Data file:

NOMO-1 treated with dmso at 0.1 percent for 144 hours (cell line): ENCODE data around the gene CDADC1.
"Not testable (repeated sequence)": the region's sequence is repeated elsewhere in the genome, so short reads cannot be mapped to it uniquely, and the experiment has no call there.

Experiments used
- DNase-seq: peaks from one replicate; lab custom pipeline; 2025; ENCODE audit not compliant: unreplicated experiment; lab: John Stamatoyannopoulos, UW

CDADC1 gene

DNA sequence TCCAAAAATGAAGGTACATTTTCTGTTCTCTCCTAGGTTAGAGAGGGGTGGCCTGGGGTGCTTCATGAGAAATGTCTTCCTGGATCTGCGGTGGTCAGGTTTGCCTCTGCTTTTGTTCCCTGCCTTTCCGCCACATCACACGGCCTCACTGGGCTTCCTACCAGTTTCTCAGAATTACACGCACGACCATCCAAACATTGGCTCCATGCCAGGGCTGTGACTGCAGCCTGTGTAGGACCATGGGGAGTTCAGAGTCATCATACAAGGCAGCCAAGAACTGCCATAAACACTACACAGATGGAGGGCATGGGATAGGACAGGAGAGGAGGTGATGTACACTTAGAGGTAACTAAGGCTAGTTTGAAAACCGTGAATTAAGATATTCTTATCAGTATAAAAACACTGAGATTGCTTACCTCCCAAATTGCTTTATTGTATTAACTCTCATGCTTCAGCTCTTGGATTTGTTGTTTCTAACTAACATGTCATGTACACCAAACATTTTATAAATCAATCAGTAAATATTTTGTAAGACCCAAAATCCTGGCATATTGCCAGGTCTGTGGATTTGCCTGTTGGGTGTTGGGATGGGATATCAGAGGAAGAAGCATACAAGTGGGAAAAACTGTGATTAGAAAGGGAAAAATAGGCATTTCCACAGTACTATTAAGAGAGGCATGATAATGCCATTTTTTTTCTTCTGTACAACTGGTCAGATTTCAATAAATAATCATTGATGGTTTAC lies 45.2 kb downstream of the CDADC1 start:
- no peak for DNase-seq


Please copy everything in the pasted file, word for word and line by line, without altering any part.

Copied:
NOMO-1 treated with dmso at 0.1 percent for 144 hours (cell line): ENCODE data around the gene CDADC1.
"Not testable (repeated sequence)": the region's sequence is repeated elsewhere in the genome, so short reads cannot be mapped to it uniquely, and the experiment has no call there.

Experiments used
- DNase-seq: peaks from one replicate; lab custom pipeline; 2025; ENCODE audit not compliant: unreplicated experiment; lab: John Stamatoyannopoulos, UW

CDADC1 gene

DNA sequence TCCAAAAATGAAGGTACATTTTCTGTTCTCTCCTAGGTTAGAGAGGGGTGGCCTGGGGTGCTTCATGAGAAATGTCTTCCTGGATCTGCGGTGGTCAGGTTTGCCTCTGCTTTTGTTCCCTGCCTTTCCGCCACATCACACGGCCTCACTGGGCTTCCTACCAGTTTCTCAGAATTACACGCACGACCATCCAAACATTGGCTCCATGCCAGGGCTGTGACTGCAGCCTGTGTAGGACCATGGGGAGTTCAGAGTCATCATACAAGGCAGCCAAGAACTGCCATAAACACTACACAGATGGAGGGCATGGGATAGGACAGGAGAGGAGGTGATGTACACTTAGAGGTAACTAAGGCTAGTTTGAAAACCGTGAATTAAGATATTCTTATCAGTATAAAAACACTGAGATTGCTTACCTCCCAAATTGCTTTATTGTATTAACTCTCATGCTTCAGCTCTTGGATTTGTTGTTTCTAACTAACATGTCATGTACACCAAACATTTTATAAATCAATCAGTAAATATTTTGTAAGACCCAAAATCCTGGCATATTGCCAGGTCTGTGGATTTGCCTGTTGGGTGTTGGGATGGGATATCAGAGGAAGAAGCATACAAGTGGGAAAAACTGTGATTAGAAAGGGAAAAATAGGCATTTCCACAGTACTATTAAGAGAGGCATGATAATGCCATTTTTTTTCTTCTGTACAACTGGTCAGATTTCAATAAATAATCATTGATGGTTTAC lies 45.2 kb downstream of the CDADC1 start:
- no peak for DNase-seq